• It should be understood that providing buttons (136) in an angular array may enable the operator to actuate one or more buttons (136) (and thereby activate transducer (126) and blade (152)) at various gripping positions about the longitudinal axis of handle assembly (130). In other words, the operator will not need to contort their fingers, hand, wrist, or arm in order to activate transducer (126) and blade (152) from whichever angular orientation the operator happens to be grasping handle assembly (130). This enhanced access to buttons (136) may be particularly useful when blade (152) has an asymmetry, such that engaging tissue with different sides of blade (152) (e.g., with blade (152) oriented at different angular orientations about the longitudinal axis of waveguide (248)) will provide different effects on tissue. The operator will thus not be forced to sacrifice ergonomic comfort in order to selectively achieve various orientations of blade (152) relative to tissue.
  • III. Exemplary Alternative Handle Assembly for Surgical Instrument
  • In some instances, it may be desirable to provide an operator with additional options for how the operator may grasp and operate an instrument such as instrument (20, 120). For instance, some uses of instrument (20, 120) may require the application of a relatively high amount of force with blade (24, 152), which may warrant grasping handle assembly (22, 130) in a first way that will facilitate application of such force without placing undue strain on the operator's hand. Other uses of instrument may require the application of a relatively low amount of force with blade (24, 152), which may warrant grasping handle assembly (22, 130) in a second way that will facilitate fine movements of blade (24, 152) relative to tissue. In addition to allowing the operator to selectively grasp handle assembly (22, 130) in the first way or the second way, it may be further desirable to also allow the operator to selectively activate blade (24, 152) while grasping handle assembly (22, 130) at various angular orientations about the longitudinal axis of handle assembly (22, 130). The below description provides merely illustrative examples of how a handle assembly (22, 130) may be configured to provide such varying grip options to an operator. In addition to providing enhanced ergonomic comfort to the operator, the configurations described below may also enhance versatility of instrument (20, 120), thereby reducing the need to use several different kinds of instruments (20, 120) in a surgical procedure.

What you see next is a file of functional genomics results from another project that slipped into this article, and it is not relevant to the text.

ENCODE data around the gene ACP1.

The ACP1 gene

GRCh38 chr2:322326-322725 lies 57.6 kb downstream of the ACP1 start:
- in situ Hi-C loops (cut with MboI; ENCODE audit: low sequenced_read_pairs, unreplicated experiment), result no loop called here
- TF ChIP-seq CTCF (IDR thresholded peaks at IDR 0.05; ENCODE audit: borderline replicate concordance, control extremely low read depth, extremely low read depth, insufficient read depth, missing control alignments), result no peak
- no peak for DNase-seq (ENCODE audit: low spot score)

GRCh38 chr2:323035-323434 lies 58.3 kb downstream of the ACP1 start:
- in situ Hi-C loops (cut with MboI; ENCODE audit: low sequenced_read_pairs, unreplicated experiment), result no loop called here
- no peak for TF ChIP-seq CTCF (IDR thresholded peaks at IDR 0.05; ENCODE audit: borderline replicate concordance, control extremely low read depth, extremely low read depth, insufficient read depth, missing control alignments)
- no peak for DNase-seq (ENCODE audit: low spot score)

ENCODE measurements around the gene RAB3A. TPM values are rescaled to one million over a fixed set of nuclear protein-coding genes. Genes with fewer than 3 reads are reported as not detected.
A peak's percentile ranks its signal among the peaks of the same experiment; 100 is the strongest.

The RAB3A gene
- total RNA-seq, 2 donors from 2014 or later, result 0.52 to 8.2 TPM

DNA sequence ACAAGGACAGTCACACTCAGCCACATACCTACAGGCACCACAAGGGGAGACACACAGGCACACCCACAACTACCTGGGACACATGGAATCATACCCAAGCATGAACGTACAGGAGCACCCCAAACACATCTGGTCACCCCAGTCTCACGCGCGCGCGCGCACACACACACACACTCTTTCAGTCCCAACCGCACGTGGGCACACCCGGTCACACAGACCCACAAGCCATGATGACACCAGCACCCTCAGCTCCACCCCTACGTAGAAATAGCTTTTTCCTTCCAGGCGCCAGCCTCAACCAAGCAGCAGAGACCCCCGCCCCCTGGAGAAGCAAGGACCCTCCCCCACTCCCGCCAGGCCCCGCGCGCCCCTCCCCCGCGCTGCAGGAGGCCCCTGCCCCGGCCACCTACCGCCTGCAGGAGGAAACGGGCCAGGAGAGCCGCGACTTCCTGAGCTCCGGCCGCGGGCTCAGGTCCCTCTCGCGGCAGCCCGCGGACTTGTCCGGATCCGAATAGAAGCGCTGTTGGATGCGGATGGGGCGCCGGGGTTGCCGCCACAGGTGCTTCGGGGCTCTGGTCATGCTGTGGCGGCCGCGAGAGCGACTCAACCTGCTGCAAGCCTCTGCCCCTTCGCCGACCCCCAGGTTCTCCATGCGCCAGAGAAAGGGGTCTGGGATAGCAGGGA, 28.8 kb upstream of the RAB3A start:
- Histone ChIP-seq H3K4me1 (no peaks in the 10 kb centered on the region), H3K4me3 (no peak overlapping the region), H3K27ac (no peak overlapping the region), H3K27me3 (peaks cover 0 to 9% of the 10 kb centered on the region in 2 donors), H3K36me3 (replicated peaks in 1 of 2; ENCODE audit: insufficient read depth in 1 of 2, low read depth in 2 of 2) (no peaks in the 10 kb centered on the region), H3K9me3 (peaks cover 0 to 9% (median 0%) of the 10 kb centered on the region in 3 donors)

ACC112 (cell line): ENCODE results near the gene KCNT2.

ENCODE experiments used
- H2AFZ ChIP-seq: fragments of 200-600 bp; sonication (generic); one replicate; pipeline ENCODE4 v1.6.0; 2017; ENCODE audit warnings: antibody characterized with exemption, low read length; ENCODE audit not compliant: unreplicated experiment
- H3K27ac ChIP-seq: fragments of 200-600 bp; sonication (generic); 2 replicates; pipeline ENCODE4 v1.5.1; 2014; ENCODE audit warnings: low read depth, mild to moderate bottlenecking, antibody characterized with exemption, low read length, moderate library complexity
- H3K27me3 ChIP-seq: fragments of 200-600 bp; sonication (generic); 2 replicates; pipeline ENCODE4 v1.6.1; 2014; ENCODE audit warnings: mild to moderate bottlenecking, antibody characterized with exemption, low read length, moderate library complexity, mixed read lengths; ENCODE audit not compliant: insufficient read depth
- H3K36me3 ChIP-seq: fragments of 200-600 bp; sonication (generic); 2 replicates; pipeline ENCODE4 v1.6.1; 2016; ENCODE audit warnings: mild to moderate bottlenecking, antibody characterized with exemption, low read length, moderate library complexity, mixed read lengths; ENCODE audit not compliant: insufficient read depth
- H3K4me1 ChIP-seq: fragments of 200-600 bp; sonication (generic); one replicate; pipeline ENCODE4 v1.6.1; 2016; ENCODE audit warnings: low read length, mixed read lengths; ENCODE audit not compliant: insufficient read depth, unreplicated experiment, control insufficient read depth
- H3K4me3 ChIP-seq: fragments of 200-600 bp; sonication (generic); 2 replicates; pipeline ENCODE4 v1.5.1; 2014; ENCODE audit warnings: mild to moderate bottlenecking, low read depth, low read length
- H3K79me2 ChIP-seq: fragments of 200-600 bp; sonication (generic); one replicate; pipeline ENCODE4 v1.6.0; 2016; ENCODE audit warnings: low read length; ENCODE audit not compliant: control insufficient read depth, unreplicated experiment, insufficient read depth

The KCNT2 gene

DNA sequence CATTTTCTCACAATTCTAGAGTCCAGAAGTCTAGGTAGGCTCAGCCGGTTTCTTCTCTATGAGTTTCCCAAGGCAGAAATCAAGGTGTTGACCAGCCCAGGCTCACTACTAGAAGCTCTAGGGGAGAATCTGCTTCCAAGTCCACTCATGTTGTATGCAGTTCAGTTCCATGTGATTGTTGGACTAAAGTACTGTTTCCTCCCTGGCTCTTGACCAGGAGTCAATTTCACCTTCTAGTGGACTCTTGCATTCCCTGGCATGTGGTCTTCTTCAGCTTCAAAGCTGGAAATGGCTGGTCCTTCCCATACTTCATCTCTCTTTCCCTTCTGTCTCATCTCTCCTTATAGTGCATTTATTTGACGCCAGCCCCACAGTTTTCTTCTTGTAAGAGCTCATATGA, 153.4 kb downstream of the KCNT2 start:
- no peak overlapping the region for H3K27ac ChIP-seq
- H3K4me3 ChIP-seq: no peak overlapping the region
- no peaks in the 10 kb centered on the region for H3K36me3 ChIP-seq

• In some instances, it may also be desirable to provide a mechanical lockout feature to prevent blade (24, 152) from being activated unintentionally. Moreover, it may be desirable to allow the same mechanical lockout feature to serve as a power mode selector that enables the operator to select from two or more different power levels at which to activate blade (24, 152). The below description further provides a merely illustrative example of how a handle assembly (22, 130) may be configured to provide such a mechanical lockout feature.
  • A. Alternative Activation Circuitry
  • FIG. 3 shows components of an exemplary alternative surgical system (310) in diagrammatic block form. System (310) is substantially similar to system (10) described above. Specifically, generator (312), control circuitry (316), cable (314), ultrasonic surgical instrument (320), hand piece (322), ultrasonic transducer (326), wave guide (328), and blade (324) are substantially similar to above referenced generator (12), control circuitry (16), cable (14), ultrasonic surgical instrument (20), handle assembly (22), ultrasonic transducer (26), waveguide (28), and blade (24) respectively.